We decided to make an early start today as we were facing our longest day of the trek with 30km of rural Spain to conquer. The plan was to get a lot of it out of the way before the weather warmed up. Always good in theory, but we had a long day ahead regardless of the weather.
After breakfast, there was a little frivolity amongst the group as we checked out Keira’s new walking shoes… the ugly sandals as she calls them, with socks! They even had little pink ribbon shapes embroidered on the sides… quite synonymous with the breast cancer cause! Jo decided to give us a demonstration on how to stretch out the muscles with the foam roller on the restaurant floor. I have to say, it’s the best thing to do after long days walking. I have one of them at home and it works beautifully. The hotel staff were rather amused if nothing else…
We left Palas de Rei before the sun came up. A full moon greeted us as we walked through the deserted town and it was pretty darn cold to boot! We estimated we had about 7.5km until our first stop at Campanilla.
Here’s a look at the live video as we walk out of town.
Early on, we passed through a 12th century village before coming upon the most beautiful forest. In the early morning fog it was magical as the sun made it’s way over the horizon. There weren’t too many pilgrims to contend with at this hour and we relished in the serenity… but it didn’t last long.
We powered through the first half of the day and took in the wonderful sights and smells (some not so good) of the Spanish countryside. After about 2km we came across a gorgeous little church which had an original painting from the 13th century. It was in amazing condition. This being my first visit to Europe, I was constantly amazed by the age of things. Of course there was an opportunity for a passport stamp as we wandered about and soaked up the moment.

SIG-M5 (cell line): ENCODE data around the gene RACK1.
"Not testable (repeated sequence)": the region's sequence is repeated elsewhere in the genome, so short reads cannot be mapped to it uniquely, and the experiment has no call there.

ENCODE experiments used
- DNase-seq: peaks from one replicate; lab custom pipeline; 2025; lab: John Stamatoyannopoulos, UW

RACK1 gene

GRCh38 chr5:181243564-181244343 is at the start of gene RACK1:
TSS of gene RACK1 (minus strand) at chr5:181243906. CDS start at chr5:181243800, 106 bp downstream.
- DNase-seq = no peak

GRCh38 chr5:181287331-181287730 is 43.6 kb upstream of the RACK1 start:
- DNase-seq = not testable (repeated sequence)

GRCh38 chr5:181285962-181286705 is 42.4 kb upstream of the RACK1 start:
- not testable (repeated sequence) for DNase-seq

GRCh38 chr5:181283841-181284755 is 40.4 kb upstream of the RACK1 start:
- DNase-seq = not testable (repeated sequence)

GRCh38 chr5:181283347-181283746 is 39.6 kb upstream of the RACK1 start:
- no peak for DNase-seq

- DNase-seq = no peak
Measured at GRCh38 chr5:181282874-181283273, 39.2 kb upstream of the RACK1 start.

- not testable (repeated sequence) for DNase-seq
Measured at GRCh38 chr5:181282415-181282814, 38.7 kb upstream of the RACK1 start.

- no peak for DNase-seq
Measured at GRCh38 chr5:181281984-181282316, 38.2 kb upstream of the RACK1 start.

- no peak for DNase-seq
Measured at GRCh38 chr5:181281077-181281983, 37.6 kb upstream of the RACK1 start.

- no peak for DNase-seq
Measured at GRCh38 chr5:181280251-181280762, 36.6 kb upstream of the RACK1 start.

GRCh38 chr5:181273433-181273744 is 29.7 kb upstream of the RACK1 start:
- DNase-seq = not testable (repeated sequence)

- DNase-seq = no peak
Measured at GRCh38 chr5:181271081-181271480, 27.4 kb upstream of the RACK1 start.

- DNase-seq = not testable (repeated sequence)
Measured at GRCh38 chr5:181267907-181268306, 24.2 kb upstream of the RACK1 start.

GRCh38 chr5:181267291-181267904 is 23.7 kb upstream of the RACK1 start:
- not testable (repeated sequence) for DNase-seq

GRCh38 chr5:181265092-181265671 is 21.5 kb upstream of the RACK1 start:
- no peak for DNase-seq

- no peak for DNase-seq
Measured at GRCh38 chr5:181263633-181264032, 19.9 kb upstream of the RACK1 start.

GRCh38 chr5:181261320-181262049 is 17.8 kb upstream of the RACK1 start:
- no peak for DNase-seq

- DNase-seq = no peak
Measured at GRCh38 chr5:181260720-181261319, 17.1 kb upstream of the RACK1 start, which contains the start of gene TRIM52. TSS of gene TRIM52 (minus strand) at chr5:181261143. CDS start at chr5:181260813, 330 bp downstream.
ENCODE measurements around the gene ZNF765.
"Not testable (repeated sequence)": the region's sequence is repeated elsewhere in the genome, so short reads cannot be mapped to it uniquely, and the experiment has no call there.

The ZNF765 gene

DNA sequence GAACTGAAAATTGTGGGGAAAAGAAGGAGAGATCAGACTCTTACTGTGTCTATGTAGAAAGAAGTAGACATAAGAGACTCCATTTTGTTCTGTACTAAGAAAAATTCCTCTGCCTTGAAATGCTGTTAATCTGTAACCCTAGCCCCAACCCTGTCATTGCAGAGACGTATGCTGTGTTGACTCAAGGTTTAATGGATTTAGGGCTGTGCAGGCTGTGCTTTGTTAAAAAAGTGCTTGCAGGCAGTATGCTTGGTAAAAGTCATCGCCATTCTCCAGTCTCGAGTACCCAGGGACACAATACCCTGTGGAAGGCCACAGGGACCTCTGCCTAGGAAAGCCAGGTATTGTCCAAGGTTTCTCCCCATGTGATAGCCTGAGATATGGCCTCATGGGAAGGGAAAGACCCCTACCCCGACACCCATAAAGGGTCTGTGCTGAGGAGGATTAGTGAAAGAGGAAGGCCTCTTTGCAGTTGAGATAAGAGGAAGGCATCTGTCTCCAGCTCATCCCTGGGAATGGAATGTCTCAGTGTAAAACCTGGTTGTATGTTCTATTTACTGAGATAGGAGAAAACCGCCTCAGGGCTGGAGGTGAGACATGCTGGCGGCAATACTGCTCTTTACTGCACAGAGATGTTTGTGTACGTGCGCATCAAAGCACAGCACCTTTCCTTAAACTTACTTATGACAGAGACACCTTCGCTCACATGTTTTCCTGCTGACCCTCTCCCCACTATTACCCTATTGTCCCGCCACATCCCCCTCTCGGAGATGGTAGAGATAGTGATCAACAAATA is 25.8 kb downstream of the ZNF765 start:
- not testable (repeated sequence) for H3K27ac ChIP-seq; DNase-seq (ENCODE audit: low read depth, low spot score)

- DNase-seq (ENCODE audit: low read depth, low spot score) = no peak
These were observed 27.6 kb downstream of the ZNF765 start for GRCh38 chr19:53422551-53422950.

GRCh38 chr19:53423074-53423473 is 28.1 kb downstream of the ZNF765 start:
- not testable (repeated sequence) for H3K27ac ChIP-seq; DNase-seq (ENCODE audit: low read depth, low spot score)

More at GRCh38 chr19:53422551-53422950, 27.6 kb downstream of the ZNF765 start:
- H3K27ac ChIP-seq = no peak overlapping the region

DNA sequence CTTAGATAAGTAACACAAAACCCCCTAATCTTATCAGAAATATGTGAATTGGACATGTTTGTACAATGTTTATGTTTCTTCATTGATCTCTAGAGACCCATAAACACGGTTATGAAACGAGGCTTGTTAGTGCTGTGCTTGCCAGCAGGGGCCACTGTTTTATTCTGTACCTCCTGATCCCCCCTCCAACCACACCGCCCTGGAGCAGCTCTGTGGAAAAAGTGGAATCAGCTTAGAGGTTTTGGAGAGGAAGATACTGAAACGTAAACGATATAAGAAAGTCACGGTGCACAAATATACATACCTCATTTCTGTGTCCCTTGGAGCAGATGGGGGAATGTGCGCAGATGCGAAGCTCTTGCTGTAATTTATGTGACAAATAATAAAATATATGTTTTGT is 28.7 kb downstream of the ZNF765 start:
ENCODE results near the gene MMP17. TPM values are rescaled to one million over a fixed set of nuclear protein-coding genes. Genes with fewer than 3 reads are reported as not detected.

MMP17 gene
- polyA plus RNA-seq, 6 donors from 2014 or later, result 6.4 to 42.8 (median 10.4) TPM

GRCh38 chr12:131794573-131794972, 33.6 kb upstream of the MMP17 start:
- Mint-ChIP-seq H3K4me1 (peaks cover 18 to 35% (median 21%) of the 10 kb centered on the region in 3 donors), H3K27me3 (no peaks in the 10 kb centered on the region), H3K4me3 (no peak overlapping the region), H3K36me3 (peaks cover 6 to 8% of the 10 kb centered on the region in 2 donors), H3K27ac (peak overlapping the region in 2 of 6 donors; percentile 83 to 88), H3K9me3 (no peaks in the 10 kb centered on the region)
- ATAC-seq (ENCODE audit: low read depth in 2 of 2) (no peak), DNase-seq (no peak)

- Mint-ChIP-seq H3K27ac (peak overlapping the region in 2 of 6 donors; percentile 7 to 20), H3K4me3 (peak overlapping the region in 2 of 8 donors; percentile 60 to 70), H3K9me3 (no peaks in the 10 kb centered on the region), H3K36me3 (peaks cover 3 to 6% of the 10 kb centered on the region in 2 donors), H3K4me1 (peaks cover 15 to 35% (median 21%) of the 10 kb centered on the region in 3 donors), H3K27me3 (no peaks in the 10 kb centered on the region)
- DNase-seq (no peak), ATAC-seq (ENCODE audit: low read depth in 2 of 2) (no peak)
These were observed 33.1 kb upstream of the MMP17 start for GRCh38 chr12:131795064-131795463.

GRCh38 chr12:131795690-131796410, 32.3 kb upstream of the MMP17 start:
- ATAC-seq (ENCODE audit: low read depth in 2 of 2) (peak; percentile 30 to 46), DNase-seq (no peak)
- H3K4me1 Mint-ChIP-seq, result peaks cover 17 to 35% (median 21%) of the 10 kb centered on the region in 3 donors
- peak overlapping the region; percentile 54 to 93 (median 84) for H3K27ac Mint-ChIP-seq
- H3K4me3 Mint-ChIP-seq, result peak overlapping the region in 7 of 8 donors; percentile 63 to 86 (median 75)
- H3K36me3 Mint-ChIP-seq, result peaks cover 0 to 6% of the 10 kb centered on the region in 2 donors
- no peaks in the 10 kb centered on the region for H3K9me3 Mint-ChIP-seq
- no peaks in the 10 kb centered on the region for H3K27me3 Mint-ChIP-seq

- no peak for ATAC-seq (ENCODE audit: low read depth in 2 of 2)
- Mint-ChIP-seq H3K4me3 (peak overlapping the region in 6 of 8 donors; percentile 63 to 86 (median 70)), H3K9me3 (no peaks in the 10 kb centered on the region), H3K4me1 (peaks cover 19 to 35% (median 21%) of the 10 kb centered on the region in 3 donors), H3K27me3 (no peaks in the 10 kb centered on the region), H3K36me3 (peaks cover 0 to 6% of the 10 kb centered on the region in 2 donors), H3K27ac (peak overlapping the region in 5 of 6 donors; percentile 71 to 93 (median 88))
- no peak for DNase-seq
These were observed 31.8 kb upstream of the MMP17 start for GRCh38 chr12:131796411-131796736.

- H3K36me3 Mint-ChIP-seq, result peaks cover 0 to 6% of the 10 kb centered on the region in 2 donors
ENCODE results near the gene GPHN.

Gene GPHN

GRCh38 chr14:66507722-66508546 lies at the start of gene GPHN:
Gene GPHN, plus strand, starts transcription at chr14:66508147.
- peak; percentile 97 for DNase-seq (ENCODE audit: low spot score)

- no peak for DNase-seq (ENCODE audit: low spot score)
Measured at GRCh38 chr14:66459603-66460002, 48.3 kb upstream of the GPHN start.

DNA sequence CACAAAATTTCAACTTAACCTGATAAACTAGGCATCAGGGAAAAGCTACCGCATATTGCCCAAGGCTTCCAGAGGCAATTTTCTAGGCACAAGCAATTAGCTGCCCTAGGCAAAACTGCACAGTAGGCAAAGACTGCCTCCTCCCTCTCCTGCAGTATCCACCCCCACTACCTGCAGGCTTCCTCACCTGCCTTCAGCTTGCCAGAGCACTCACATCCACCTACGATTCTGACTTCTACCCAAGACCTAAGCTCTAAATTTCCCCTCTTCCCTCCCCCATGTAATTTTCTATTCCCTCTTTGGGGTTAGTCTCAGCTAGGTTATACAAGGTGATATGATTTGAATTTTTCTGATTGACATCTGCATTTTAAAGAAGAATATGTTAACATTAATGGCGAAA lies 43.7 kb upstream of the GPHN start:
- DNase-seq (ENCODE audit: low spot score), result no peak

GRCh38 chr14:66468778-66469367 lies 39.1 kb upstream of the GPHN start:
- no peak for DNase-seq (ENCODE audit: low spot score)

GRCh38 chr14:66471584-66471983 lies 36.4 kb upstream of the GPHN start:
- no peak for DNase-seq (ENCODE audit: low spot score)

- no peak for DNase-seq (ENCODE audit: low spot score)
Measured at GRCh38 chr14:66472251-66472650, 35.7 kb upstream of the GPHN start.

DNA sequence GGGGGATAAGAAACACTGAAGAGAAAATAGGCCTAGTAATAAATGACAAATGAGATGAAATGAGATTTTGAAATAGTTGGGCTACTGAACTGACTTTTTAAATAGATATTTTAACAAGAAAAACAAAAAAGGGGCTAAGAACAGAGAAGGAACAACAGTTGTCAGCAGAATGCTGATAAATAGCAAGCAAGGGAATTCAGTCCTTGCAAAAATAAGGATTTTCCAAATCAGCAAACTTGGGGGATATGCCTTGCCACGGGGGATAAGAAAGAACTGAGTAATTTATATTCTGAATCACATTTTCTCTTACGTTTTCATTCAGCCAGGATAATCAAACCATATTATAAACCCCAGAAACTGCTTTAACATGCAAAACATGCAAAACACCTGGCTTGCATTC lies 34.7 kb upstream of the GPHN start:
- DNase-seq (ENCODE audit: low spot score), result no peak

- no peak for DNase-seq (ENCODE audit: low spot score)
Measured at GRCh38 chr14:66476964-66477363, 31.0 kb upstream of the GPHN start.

We pressed on for another 4km and arrived at the oldest medieval bridge on the the French Way. Of course I took the opportunity to take one of my now trademark photos… The Nirvana t-shirt pride of place on the toughest day.
We passed many a local farmer, walked through beautiful quaint villages (pretty sure I want to retire to one of them one day), more beautiful churches and cafes… it’s a never ending paradise.
So we were getting close to half way for the day and our feet were already feeling it. Where is this town called Melide and what are we having for lunch!? Turns out it’s the place to have traditional Spanish food! Yeeeeeeew!
Our lovely guide Giulia directed us to this fabulous restaurant called Pulperia A Garnacha and boy did they have some awesome food! We devoured a feast of octopus, tortilla, empanadas, pimiento and salads. It was our first real taste of traditional food on the trail as most of the places we have stayed at catered for groups and were serving relatively bland meals. I had been hanging for the local food since Madrid. So very happy we got some today!
After lunch, we ambled through many picturesque villages, visited a few cathedrals; one from the 12th century still standing. Amazing stuff. There were many Australian gum tree plantations, Every place we stopped, we got our passports stamped, so they’re looking pretty colourful by now.
The last 10km today were pretty tough, there were many hills and not a lot of shade. We all felt every step of that 31.7km. We stopped at a cute little cafe not far out from the town of Arzua and some of us collapsed on the grass, shoes off and on our backs looking up at the clear blue sky. Someone suggested an icypole, yes… a very good decision. We lay there for about half an hour while our bodies caught up with our minds and some cheeky people at the cafe decided we need some water. Giulia copped the brunt of the hose, soaking her fairly well. The rest of us escaped most of the deluge, it was a bit funny to watch… 🙂
We got to the edge of town at Arzua and thought we had made it… but little did we know we had at least another 2.5km to go.. it doesn’t sound like much but when you’re at the end of your physical tether and you’ve psychologically switched off.. it’s a freakin’ endless nightmare.
By this stage the group and separated and Jo, myself, Sue, Robbie and Giulia were coming up the rear… the last pilgrims standing on this day. It’s funny, when all you want to do is see the name of your hotel on a sign somewhere, you actually don’t see anything else. This fecking town had such a long road in, we all got a bit grumpy. Some swear words were spoken.
We eventually made it to our hotel and found we weren’t that far behind the rest of the group after all. Of course the place had no lift and I was on the second floor. I must have been as sorry sight dragging my ridiculous bag up the stairs.. muttering under my breath. But hey, walking into that room and seeing that fabulous bed and bathroom, all was forgiven… until we had to walk a mile for dinner. But that’s another story and at the end of the day, we got fed, with wine and good company. What more could anyone want?